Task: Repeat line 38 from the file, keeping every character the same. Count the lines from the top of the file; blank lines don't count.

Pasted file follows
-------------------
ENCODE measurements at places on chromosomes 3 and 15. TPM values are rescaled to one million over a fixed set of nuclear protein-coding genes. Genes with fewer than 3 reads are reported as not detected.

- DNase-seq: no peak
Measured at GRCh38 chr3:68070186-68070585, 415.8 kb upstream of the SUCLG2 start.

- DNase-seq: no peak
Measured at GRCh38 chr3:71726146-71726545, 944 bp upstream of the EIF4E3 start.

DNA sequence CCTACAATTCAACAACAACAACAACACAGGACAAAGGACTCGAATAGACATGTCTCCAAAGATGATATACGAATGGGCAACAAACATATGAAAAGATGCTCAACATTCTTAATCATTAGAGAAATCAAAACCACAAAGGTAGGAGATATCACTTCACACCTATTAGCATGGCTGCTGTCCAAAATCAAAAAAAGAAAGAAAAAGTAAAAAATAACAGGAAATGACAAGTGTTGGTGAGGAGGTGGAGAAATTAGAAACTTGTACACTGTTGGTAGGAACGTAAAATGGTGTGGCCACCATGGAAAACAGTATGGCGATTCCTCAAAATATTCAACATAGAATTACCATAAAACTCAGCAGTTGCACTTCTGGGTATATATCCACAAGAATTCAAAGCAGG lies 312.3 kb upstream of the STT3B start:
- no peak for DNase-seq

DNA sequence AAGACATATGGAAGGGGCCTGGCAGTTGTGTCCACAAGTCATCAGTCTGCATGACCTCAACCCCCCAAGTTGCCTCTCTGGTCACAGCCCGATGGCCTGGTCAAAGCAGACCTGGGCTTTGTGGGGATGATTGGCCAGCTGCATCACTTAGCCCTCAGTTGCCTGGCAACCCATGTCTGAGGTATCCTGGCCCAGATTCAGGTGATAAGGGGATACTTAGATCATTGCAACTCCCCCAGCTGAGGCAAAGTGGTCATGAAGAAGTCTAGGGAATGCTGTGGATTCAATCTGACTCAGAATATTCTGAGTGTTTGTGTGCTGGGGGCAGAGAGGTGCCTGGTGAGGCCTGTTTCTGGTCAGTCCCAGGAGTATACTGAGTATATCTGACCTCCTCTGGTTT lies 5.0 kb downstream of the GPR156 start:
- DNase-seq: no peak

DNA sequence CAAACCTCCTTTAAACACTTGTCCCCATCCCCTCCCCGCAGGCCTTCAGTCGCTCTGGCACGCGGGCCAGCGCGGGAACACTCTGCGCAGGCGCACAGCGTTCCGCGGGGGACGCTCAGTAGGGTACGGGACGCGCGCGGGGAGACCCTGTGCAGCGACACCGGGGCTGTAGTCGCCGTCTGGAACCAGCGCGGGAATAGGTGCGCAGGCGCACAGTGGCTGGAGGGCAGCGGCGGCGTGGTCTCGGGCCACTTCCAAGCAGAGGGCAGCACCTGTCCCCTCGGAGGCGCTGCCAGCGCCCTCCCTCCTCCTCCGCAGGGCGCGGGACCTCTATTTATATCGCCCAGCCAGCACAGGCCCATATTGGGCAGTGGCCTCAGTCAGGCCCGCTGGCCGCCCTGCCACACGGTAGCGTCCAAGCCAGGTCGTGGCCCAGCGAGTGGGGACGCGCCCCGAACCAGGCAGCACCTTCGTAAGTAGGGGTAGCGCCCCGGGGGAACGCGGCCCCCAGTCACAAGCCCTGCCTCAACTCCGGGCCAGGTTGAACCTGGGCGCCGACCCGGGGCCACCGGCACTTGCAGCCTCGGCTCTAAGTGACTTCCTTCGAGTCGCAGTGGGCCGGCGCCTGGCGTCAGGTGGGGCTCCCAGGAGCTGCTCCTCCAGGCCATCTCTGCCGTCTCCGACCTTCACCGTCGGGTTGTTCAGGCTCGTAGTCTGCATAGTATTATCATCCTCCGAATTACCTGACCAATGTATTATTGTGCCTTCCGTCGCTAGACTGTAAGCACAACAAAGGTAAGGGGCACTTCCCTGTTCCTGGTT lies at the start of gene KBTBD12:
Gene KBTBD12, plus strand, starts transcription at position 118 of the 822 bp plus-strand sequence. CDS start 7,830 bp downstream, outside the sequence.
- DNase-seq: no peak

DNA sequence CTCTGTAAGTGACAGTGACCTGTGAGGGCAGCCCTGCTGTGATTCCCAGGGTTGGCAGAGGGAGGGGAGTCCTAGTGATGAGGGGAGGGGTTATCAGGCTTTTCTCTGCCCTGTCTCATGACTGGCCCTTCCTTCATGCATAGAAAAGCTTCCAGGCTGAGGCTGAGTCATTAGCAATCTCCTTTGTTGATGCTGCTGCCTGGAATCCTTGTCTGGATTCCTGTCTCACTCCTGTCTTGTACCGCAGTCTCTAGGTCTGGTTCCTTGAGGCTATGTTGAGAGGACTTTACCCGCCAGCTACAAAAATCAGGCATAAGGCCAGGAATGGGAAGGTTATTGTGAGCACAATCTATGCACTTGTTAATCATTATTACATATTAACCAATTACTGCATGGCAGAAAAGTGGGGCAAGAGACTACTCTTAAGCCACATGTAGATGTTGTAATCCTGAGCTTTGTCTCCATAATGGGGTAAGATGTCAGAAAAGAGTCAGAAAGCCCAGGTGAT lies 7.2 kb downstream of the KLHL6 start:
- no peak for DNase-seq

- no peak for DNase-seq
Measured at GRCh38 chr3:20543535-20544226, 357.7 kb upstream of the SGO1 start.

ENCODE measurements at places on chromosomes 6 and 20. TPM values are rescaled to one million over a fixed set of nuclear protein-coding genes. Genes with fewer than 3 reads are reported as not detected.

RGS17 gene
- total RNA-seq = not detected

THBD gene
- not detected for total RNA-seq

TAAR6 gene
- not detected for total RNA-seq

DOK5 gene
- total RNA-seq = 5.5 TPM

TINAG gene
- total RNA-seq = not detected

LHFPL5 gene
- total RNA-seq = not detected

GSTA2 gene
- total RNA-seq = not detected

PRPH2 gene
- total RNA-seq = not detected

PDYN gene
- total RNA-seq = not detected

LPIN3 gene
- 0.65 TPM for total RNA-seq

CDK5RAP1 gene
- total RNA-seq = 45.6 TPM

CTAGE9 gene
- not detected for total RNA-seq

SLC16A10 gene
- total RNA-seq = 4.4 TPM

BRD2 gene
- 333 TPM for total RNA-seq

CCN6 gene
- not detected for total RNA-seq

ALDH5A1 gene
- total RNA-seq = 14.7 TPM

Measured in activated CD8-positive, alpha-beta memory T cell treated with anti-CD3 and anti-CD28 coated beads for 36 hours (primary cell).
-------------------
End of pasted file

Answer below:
CDK5RAP1 gene